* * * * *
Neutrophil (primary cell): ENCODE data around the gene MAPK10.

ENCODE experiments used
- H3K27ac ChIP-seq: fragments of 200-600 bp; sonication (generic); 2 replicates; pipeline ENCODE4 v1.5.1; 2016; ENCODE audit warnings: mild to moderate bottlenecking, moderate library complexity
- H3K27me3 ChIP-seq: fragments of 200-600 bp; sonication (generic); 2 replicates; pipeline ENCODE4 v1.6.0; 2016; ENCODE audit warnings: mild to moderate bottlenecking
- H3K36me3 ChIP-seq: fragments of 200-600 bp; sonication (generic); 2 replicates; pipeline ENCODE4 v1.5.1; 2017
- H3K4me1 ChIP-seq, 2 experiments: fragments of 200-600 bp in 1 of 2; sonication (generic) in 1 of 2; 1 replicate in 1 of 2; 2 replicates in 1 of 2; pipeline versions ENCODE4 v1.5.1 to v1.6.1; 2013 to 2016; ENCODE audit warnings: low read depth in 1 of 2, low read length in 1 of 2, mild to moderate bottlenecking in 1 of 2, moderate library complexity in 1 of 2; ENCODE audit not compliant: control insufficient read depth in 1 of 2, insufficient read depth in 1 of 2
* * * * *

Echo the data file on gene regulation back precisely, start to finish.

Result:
Neutrophil (primary cell): ENCODE data around the gene MAPK10.

ENCODE experiments used
- H3K27ac ChIP-seq: fragments of 200-600 bp; sonication (generic); 2 replicates; pipeline ENCODE4 v1.5.1; 2016; ENCODE audit warnings: mild to moderate bottlenecking, moderate library complexity
- H3K27me3 ChIP-seq: fragments of 200-600 bp; sonication (generic); 2 replicates; pipeline ENCODE4 v1.6.0; 2016; ENCODE audit warnings: mild to moderate bottlenecking
- H3K36me3 ChIP-seq: fragments of 200-600 bp; sonication (generic); 2 replicates; pipeline ENCODE4 v1.5.1; 2017
- H3K4me1 ChIP-seq, 2 experiments: fragments of 200-600 bp in 1 of 2; sonication (generic) in 1 of 2; 1 replicate in 1 of 2; 2 replicates in 1 of 2; pipeline versions ENCODE4 v1.5.1 to v1.6.1; 2013 to 2016; ENCODE audit warnings: low read depth in 1 of 2, low read length in 1 of 2, mild to moderate bottlenecking in 1 of 2, moderate library complexity in 1 of 2; ENCODE audit not compliant: control insufficient read depth in 1 of 2, insufficient read depth in 1 of 2